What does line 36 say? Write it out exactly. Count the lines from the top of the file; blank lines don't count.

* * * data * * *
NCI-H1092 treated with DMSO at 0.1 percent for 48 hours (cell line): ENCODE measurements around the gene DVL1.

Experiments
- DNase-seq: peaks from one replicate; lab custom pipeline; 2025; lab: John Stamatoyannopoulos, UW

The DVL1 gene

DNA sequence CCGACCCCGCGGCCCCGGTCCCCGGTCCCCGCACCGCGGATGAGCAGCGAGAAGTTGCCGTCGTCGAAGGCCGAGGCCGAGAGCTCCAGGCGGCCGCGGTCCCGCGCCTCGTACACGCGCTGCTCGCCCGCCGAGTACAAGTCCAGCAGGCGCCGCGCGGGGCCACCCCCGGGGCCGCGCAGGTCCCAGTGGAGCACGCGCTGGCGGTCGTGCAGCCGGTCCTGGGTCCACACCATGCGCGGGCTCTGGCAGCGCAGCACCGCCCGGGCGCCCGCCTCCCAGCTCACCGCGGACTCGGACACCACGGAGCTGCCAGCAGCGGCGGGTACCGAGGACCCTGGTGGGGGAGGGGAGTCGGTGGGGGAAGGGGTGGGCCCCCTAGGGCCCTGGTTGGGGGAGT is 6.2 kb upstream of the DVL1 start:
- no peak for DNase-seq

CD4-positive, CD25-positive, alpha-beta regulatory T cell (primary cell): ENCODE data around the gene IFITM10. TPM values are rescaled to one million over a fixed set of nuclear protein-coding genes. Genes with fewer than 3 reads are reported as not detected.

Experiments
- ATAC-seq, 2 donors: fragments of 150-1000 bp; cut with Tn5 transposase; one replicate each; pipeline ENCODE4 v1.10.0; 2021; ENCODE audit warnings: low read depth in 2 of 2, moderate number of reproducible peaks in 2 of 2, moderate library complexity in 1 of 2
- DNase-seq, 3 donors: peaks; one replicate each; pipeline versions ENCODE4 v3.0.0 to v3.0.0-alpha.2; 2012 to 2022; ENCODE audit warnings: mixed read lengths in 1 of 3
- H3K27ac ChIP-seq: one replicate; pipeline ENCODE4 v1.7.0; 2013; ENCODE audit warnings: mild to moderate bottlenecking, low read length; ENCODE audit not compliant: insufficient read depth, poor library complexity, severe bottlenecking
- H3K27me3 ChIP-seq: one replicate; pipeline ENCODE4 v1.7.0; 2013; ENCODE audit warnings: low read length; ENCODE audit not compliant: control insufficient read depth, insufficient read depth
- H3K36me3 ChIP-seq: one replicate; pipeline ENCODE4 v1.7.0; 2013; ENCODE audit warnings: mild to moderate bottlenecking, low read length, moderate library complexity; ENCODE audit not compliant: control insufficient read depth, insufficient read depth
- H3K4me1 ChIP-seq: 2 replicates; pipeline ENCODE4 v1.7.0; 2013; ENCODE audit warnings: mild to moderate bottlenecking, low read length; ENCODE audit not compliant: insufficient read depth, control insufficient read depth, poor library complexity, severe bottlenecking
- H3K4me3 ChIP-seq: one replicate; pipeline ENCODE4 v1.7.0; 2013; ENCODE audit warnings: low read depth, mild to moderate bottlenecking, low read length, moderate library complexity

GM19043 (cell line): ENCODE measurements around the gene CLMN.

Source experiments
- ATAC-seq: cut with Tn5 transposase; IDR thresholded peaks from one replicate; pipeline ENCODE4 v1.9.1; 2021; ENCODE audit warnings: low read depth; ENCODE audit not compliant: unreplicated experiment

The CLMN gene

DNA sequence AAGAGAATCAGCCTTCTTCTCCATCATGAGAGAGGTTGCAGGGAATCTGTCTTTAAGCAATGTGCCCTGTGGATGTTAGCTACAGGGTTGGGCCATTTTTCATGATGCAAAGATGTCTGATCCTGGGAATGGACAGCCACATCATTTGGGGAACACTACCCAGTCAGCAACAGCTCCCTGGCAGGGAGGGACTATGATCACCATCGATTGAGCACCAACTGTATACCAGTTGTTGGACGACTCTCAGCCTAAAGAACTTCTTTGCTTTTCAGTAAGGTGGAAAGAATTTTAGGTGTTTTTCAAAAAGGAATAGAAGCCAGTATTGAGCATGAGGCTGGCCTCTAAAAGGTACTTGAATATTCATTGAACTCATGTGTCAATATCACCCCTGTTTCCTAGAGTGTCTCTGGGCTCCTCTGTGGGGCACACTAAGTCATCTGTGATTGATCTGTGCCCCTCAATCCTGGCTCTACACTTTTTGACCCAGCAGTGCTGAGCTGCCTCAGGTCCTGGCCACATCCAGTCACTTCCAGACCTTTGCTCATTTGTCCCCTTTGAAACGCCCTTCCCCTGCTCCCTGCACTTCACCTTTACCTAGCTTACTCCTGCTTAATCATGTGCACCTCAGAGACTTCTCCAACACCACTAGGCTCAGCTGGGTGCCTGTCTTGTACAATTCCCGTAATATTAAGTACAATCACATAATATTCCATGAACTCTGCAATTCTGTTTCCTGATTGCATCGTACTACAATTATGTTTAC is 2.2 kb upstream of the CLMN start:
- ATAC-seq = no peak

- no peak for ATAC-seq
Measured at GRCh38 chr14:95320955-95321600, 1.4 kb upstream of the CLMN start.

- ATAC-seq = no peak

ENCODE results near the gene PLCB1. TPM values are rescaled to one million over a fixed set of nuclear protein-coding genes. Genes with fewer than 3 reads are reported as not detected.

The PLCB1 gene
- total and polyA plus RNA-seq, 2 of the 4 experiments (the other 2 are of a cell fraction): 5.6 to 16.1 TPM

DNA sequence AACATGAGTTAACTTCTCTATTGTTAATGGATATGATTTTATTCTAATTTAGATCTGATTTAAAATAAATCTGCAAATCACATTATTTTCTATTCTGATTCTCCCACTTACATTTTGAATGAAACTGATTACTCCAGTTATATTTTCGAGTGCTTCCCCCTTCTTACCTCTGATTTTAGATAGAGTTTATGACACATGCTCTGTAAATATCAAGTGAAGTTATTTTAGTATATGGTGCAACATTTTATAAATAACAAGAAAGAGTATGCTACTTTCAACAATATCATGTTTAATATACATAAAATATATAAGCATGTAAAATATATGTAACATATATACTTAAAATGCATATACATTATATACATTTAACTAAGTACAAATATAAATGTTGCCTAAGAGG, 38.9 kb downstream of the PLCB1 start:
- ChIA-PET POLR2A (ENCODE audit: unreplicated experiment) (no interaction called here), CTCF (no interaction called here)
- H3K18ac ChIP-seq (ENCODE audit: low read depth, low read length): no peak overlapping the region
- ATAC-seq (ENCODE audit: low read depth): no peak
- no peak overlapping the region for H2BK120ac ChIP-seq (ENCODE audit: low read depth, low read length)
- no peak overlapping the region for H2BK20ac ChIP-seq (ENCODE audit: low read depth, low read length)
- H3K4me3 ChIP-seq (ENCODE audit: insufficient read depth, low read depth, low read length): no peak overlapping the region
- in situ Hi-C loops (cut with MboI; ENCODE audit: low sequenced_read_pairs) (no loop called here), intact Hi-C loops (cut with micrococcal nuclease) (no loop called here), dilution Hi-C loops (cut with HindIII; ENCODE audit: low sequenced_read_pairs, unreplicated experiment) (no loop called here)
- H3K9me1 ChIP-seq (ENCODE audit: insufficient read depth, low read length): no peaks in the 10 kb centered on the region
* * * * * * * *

- H3K9me1 ChIP-seq (ENCODE audit: insufficient read depth, low read length): no peaks in the 10 kb centered on the region